CC: Hello Jan, lets start by asking you, how would you describe your work or style?
JvH: Direct, natural, playful, considered, honest, improvised, educational, fun, childish yet totally serious by approach! I am fully responsible for what I release into the world.
I would never do anything that just pleases myself, is based purely on aesthetics or does not make any sense in the greater picture.I am not relying on photoshop to create my images.
Dreams of Flying - Jan von Holleben
CC: Can you describe in a few words how you make your work and what are the
JvH: One has to take into consideration that I am critical child of my own generation.
I saw bits of the 80s, the 90s and the change of the century. Visual culture has done ANYTHING possible within those years. Everything has been retro-ed or emerged from its own potential. Digital photography got invented and created full democracy amongst the medium. For myself and my photography, I try not to fall into any styles or trendy features. I am a purist and probably rather a visual communicator or illustrator than a professional photographer in the common sense.
Most of the work I do is based on text or theory which I translate into images. I try to use a neutral and timeless style and my grammar is based on a fun and easy approach to the subject matter.
My procedure would be:
Fully understanding the subject matter (research), then walking with the idea for some days, starting with some sketches on paper (for myself as memory of ideas but also to explain my team and possible models how my idea works), starting production (which can be a 10 minute shoot in the stdio or a two week project or split into various individual shoots depending on project) I am extremely pragmatic about my time and efforts. No fuzz and most of the times my team and I look like some funny immature photo-students when doing projects (which gives us usually access to all areas as I am hardly ever taken serious by outsiders)
Hidden meanings? Are there any?
If at all: Life is factual very easy and photography is a piece of cake (if you take it serious)!
The best feedback I get from people on a regular basis is, that I make them very happy. Maybe that is a hidden meaning? Maybe that I truly enjoy what I do as a job and see no boundaries. Photography has not many boundaries.
I can work on a book with Steidl one day, can shoot advertising the next, work with various magazines and make a fine art exhibition at the same time. All in one week. Freedom.
I can switch between studio, outside location, business center and shopping mall or black and white, snap shot sytle or colourful pseudo lifestyle photography. More freedom.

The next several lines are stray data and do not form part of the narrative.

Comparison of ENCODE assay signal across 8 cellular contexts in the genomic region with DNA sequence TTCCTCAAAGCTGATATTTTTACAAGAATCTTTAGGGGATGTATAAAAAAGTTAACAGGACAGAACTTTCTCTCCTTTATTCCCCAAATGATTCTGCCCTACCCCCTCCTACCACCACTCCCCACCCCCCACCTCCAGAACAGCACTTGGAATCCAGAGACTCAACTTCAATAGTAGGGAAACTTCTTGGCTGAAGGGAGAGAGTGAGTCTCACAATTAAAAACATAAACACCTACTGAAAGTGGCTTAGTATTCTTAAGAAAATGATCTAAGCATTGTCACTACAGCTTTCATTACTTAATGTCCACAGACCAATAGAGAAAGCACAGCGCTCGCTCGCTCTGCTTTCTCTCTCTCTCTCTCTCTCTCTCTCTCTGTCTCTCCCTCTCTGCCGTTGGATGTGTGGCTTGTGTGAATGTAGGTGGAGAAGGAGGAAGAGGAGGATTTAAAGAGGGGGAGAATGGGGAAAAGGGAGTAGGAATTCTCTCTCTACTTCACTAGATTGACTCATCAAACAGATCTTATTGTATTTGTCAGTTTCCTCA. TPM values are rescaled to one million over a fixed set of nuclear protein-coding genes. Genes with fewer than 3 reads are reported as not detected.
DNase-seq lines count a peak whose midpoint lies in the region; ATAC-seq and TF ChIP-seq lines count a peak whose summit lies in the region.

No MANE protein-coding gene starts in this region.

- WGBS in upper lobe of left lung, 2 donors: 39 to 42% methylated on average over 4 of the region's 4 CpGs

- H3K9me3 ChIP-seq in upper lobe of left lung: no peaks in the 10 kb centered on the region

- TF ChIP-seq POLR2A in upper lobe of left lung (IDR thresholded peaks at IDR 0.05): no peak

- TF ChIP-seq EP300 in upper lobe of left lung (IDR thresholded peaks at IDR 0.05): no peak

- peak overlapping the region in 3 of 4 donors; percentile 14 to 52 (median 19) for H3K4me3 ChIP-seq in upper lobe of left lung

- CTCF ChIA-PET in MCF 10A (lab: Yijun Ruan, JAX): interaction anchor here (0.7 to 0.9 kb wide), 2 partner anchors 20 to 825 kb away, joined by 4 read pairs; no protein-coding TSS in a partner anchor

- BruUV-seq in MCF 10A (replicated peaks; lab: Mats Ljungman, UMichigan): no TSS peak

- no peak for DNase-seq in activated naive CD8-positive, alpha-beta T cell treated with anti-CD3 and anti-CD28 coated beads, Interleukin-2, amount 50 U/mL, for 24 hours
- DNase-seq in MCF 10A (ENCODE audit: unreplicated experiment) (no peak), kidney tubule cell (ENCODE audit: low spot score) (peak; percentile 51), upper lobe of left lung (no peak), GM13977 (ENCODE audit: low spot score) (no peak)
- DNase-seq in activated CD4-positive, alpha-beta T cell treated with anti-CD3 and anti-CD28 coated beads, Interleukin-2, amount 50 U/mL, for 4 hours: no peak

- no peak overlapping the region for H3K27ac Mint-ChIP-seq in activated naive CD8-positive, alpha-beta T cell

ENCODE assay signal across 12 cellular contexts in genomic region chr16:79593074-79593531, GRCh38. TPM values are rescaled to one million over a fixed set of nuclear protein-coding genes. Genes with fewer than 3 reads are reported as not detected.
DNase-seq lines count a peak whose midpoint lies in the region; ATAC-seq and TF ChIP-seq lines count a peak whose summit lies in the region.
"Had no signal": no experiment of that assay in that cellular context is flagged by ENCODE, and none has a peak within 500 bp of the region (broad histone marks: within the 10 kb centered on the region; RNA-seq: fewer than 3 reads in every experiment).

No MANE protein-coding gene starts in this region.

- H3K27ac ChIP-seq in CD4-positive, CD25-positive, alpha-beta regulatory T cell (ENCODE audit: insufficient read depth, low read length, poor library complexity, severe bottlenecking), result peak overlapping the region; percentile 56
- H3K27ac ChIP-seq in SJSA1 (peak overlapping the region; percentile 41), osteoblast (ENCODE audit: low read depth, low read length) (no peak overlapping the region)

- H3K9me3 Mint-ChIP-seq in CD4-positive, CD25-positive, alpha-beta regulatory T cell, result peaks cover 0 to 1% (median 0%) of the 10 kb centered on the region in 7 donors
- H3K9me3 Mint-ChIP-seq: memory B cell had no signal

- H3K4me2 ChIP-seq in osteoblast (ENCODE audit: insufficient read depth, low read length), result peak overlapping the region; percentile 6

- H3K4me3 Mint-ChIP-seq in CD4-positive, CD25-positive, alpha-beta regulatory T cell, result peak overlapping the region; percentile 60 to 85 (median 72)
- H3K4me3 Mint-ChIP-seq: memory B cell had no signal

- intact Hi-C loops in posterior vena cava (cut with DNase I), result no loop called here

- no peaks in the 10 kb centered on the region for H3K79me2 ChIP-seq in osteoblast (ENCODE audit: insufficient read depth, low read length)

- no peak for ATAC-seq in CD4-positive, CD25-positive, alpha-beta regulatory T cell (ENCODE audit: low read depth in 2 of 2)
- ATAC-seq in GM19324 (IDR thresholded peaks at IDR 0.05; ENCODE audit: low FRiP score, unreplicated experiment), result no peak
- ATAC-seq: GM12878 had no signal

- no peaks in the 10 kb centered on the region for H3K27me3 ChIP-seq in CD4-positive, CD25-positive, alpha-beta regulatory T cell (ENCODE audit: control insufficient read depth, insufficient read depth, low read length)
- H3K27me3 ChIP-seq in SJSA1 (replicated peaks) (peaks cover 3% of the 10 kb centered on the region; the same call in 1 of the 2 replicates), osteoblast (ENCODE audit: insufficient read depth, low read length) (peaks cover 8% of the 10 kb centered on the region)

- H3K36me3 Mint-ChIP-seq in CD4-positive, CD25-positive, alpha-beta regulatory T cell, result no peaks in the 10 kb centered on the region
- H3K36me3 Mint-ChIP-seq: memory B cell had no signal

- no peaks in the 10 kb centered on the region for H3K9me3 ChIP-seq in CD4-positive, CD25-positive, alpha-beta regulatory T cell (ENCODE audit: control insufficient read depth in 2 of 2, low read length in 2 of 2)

CC: What do you like most about photography?
JvH: The total freedom to switch between vision and reality or to combine both to whatever levels necessary.
Also that people are so dramatically receptive to photography.
And also that photography is one of the most tempting art forms. Photography, if for a career, will demand over and over a critical point of view from the photographer. Anyone can be a super photographer for the moment of a single super picture and can believe to be a great photographer. If you can stand the temptation, work beyond the pleasurable bits and not become an image maker, you can be a very happy and excited photographer. No pain, no gain!
CC: What and who inspires you?
JvH: What?: All of music's history. And I really mean all of it.
Photography and music are brilliantly analogue to each other. Whatever music can do to your ears and brain can photography do to your eyes and brain. Both can end up in the same region of your head and has the potential to fxxk you up! (by all emotional means).
Who?: Courageous people with integrity and a believe in themselves knowing that they can change the world (even the smallest world in the most hidden areas of life).
CC: What advice would you give to a young photographer?
JvH: Check very thoroughly if you are a good image maker or if you understand (or at least sense) the reasons why you do photography.
If you only take good pictures than make it a wonderful hobby. If you understand what you do and see a point in sharing that with the world, then rock'n roll!
And most of all: photography is 20% technology and craft, The other 80% is YOU!
Thank you very much Jan. All the content in this blog post can be seen on the website for Jan von Holleben: www.janvonholleben.com